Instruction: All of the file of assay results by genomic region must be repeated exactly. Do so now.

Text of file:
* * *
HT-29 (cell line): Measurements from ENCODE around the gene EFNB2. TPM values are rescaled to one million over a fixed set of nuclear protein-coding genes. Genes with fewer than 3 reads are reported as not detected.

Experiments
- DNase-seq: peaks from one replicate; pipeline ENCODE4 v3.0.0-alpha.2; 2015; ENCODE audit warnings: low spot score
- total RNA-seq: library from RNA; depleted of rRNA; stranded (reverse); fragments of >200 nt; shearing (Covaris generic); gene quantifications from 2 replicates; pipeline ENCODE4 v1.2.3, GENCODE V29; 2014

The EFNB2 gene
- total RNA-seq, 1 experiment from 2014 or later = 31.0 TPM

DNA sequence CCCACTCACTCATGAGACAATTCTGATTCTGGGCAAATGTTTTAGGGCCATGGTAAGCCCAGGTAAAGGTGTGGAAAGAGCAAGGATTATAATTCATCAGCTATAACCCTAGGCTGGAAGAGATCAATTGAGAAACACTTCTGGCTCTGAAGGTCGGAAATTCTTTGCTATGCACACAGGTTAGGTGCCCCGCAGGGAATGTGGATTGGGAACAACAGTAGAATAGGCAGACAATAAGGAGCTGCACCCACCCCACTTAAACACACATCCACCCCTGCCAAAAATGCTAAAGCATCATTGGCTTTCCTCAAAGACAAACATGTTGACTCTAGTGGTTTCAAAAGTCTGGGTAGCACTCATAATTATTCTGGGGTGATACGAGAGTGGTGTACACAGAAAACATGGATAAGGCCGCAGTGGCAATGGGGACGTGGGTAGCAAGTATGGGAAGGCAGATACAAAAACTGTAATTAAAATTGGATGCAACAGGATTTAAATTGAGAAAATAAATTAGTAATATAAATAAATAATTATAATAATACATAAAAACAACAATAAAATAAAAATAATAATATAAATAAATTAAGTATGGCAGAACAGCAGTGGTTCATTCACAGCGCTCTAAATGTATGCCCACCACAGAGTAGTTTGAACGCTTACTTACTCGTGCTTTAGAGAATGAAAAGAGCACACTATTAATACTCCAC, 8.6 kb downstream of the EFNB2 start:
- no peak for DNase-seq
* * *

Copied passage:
HT-29 (cell line): Measurements from ENCODE around the gene EFNB2. TPM values are rescaled to one million over a fixed set of nuclear protein-coding genes. Genes with fewer than 3 reads are reported as not detected.

Experiments
- DNase-seq: peaks from one replicate; pipeline ENCODE4 v3.0.0-alpha.2; 2015; ENCODE audit warnings: low spot score
- total RNA-seq: library from RNA; depleted of rRNA; stranded (reverse); fragments of >200 nt; shearing (Covaris generic); gene quantifications from 2 replicates; pipeline ENCODE4 v1.2.3, GENCODE V29; 2014

The EFNB2 gene
- total RNA-seq, 1 experiment from 2014 or later = 31.0 TPM

DNA sequence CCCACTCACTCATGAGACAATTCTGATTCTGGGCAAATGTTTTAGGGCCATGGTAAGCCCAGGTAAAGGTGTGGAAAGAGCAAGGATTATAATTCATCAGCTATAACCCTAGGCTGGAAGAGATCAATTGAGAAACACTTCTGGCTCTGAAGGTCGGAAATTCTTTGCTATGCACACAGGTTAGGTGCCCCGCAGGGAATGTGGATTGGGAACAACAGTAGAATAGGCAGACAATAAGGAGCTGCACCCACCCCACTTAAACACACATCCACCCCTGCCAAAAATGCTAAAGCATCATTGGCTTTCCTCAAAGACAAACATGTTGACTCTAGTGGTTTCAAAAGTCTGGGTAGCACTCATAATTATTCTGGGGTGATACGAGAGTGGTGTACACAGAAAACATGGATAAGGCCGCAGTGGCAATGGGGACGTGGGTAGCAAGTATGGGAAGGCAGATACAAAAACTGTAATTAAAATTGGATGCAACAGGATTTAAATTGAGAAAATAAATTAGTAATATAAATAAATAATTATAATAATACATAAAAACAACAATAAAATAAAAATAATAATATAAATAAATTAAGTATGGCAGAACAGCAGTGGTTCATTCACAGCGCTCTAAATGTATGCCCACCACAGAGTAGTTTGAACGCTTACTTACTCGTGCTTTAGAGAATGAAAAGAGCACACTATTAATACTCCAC, 8.6 kb downstream of the EFNB2 start:
- no peak for DNase-seq